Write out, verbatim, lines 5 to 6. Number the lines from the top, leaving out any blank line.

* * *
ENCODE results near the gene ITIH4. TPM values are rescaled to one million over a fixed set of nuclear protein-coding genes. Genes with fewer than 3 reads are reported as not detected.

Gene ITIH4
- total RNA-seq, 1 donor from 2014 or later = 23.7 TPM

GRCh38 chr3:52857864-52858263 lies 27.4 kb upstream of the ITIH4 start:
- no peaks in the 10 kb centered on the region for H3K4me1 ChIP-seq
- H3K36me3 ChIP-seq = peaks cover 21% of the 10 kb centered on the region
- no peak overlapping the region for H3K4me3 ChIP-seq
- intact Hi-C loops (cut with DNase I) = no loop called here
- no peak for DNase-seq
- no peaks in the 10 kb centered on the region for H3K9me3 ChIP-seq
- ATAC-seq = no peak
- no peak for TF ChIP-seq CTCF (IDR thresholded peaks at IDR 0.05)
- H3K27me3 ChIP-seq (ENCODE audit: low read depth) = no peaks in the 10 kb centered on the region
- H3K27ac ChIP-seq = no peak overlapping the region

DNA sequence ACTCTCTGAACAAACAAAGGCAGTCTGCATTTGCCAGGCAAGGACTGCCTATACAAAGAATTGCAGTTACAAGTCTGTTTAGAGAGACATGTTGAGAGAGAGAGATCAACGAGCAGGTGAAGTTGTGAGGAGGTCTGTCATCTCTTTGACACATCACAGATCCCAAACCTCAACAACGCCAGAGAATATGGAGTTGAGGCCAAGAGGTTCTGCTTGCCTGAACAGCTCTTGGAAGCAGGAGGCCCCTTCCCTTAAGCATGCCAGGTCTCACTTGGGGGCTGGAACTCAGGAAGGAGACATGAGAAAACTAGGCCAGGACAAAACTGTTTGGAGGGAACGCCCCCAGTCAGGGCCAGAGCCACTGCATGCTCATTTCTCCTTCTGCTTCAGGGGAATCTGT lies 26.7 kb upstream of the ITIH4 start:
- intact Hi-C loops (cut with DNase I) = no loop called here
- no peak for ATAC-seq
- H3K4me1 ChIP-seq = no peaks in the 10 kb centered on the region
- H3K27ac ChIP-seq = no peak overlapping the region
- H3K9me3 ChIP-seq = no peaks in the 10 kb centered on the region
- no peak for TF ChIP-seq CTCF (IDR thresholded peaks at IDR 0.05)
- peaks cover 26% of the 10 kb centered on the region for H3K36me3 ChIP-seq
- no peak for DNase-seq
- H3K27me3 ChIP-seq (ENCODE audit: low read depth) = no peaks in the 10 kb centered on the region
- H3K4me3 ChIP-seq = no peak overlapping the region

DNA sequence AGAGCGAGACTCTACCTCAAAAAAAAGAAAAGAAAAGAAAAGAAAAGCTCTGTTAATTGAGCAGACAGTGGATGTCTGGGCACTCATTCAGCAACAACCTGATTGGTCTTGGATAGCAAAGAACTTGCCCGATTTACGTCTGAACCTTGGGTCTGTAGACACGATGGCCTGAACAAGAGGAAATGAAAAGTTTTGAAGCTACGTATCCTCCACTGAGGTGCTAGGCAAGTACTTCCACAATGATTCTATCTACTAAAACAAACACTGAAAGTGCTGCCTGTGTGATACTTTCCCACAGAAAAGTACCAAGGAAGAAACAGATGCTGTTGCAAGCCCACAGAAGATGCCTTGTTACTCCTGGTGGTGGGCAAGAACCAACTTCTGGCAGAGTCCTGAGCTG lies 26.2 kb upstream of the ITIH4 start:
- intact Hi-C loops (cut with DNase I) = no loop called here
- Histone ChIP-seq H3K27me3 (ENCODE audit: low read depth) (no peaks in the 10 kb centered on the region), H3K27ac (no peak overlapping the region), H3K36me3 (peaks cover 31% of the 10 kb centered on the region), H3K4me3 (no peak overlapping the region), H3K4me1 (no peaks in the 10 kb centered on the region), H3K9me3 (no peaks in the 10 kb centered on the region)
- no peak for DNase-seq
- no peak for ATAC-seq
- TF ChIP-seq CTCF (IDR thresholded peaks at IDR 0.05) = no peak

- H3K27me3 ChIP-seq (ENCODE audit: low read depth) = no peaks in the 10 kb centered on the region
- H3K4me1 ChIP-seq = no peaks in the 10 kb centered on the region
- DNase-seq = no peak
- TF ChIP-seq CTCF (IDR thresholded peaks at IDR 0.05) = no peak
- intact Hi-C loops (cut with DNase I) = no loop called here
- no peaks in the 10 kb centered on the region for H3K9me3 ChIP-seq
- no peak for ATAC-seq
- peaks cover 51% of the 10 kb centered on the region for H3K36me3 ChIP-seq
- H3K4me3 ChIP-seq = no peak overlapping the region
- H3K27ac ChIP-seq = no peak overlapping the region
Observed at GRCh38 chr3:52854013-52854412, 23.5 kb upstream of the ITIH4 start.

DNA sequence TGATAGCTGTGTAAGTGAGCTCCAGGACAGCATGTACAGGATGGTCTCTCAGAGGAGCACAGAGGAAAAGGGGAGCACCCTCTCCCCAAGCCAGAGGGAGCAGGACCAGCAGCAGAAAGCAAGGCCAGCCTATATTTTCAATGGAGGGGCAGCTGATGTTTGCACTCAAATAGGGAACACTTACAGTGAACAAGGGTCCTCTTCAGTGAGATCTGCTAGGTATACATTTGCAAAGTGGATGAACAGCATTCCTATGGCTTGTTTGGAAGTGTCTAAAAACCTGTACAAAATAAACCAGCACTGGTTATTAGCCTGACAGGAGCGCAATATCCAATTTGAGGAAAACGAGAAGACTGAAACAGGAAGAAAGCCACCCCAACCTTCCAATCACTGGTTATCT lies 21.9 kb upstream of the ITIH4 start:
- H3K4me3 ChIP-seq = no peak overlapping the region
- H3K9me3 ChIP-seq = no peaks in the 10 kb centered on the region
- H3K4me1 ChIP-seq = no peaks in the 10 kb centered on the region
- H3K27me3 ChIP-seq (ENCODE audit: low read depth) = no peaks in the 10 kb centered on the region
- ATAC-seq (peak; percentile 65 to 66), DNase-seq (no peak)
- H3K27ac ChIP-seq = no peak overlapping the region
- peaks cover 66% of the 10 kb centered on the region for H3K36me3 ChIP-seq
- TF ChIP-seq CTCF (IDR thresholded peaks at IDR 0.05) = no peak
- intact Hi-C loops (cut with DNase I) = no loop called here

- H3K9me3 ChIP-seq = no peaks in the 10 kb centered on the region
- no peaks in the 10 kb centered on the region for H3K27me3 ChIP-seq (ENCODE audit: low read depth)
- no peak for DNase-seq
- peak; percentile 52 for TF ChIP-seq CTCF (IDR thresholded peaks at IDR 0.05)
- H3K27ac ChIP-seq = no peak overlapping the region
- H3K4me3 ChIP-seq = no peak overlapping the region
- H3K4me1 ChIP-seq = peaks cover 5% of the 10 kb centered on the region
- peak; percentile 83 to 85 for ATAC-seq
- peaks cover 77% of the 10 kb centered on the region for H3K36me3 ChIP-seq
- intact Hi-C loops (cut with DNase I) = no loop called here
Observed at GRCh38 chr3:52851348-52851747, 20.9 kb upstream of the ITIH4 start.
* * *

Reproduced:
- no peaks in the 10 kb centered on the region for H3K4me1 ChIP-seq
- H3K36me3 ChIP-seq = peaks cover 21% of the 10 kb centered on the region